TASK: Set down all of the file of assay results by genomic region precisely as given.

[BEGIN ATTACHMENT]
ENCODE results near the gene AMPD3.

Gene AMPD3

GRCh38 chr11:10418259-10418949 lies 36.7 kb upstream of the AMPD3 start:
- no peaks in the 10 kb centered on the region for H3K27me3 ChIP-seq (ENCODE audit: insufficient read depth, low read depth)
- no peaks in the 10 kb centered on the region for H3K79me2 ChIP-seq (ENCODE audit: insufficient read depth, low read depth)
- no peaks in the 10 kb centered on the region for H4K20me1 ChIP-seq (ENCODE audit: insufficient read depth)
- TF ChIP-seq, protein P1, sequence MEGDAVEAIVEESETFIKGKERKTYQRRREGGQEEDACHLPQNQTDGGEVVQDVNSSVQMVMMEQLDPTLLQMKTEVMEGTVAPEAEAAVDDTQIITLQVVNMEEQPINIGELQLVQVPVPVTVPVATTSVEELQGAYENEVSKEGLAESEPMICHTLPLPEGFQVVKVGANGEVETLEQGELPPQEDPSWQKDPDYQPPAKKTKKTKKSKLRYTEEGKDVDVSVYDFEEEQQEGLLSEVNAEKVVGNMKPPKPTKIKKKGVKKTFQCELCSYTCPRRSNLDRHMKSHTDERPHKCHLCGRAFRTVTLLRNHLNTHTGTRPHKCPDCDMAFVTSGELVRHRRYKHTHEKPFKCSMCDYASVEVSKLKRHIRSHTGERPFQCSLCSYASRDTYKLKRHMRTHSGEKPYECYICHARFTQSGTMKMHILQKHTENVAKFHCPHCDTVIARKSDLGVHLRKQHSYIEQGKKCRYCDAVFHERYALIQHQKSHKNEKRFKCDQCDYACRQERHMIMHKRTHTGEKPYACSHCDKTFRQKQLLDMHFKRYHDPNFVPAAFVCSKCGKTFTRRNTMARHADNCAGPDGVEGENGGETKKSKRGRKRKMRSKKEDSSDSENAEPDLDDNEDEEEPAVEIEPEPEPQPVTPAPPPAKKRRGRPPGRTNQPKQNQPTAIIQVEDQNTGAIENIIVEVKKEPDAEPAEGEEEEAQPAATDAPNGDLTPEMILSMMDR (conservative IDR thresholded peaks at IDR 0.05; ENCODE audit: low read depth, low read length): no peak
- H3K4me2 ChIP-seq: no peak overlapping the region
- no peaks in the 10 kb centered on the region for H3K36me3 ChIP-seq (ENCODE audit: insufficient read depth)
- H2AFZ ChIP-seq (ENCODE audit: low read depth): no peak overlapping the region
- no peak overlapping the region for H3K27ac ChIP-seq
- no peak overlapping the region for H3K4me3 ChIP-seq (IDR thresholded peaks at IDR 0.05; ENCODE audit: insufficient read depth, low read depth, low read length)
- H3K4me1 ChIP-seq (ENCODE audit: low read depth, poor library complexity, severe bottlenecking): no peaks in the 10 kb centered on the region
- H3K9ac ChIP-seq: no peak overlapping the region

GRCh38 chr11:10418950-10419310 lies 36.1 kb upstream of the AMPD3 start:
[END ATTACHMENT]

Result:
ENCODE results near the gene AMPD3.

Gene AMPD3

GRCh38 chr11:10418259-10418949 lies 36.7 kb upstream of the AMPD3 start:
- no peaks in the 10 kb centered on the region for H3K27me3 ChIP-seq (ENCODE audit: insufficient read depth, low read depth)
- no peaks in the 10 kb centered on the region for H3K79me2 ChIP-seq (ENCODE audit: insufficient read depth, low read depth)
- no peaks in the 10 kb centered on the region for H4K20me1 ChIP-seq (ENCODE audit: insufficient read depth)
- TF ChIP-seq, protein P1, sequence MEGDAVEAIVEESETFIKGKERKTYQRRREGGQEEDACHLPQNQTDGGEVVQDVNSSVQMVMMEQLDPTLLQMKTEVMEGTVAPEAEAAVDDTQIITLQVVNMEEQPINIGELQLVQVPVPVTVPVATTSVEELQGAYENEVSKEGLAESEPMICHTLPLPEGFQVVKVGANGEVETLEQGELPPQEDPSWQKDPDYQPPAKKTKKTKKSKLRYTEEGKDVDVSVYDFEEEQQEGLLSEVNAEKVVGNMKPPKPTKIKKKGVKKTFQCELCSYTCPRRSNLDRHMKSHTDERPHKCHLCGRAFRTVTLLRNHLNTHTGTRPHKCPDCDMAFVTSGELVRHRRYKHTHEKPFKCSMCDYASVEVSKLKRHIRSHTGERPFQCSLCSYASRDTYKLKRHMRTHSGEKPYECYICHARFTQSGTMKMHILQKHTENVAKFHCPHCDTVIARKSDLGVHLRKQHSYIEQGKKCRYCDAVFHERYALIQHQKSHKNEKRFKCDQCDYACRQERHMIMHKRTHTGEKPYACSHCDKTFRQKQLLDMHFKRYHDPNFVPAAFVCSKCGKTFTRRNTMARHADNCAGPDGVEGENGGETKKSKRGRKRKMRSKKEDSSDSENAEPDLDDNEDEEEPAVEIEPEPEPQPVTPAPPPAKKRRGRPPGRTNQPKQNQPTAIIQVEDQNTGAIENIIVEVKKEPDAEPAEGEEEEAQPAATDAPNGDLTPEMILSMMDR (conservative IDR thresholded peaks at IDR 0.05; ENCODE audit: low read depth, low read length): no peak
- H3K4me2 ChIP-seq: no peak overlapping the region
- no peaks in the 10 kb centered on the region for H3K36me3 ChIP-seq (ENCODE audit: insufficient read depth)
- H2AFZ ChIP-seq (ENCODE audit: low read depth): no peak overlapping the region
- no peak overlapping the region for H3K27ac ChIP-seq
- no peak overlapping the region for H3K4me3 ChIP-seq (IDR thresholded peaks at IDR 0.05; ENCODE audit: insufficient read depth, low read depth, low read length)
- H3K4me1 ChIP-seq (ENCODE audit: low read depth, poor library complexity, severe bottlenecking): no peaks in the 10 kb centered on the region
- H3K9ac ChIP-seq: no peak overlapping the region

GRCh38 chr11:10418950-10419310 lies 36.1 kb upstream of the AMPD3 start: